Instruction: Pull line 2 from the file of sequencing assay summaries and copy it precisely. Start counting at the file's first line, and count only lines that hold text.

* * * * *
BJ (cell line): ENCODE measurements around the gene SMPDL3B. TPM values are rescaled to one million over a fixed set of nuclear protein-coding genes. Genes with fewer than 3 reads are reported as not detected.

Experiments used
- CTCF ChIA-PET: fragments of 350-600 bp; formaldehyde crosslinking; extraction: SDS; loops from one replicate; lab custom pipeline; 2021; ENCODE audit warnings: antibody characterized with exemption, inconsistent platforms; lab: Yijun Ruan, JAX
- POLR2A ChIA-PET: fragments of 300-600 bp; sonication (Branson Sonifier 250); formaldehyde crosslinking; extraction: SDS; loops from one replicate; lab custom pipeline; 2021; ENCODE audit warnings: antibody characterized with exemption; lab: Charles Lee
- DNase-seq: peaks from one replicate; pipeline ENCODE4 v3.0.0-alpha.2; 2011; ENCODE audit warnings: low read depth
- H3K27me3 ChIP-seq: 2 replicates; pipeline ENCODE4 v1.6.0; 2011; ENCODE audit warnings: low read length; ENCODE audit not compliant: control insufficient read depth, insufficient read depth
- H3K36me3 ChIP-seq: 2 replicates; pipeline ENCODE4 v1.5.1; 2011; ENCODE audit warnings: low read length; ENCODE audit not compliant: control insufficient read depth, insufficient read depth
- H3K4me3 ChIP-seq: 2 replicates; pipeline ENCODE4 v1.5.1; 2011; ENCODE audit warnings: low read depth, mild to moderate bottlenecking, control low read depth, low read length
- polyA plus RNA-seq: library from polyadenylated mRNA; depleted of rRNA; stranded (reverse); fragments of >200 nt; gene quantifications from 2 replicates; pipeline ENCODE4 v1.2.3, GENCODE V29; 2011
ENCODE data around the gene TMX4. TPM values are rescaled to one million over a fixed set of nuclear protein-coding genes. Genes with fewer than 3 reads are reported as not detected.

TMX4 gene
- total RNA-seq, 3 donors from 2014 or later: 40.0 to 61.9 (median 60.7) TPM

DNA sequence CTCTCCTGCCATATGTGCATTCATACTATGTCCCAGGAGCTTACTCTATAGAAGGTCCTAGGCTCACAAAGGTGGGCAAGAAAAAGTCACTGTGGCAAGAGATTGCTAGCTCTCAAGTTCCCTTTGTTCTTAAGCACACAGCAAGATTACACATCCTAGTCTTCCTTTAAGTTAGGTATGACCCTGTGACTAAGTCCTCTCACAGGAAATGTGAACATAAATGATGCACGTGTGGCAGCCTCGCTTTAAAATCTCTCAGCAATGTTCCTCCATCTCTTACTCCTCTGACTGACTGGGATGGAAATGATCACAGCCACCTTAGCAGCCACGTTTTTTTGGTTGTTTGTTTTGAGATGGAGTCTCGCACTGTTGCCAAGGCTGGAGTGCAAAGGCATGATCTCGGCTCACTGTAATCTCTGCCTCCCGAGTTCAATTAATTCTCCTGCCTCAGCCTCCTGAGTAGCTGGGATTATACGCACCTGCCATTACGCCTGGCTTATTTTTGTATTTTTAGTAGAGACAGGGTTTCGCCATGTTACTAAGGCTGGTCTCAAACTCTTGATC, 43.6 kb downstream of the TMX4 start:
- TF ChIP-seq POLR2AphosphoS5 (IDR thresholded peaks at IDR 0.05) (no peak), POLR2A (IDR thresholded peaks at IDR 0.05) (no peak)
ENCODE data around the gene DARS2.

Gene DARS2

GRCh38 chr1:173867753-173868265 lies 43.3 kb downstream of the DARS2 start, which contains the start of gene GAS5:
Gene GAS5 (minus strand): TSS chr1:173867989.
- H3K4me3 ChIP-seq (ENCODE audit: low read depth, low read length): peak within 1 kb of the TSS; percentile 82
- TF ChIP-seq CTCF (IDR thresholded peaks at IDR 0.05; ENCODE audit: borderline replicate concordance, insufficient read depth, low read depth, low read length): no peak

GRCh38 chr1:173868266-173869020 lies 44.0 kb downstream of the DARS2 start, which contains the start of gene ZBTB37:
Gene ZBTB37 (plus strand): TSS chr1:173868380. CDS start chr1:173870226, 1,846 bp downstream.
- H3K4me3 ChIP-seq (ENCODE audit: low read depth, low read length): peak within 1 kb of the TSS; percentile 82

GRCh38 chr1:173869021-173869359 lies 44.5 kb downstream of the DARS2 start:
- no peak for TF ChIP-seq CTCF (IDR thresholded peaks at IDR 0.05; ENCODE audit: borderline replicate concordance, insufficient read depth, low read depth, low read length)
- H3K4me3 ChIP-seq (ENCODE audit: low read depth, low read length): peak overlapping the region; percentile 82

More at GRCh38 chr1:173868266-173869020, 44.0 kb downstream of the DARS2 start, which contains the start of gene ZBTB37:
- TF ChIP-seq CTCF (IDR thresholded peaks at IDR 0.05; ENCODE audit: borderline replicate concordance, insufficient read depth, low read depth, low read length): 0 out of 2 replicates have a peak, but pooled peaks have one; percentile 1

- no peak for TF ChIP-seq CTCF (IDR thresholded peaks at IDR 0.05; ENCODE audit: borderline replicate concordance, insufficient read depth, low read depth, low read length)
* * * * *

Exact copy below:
Experiments used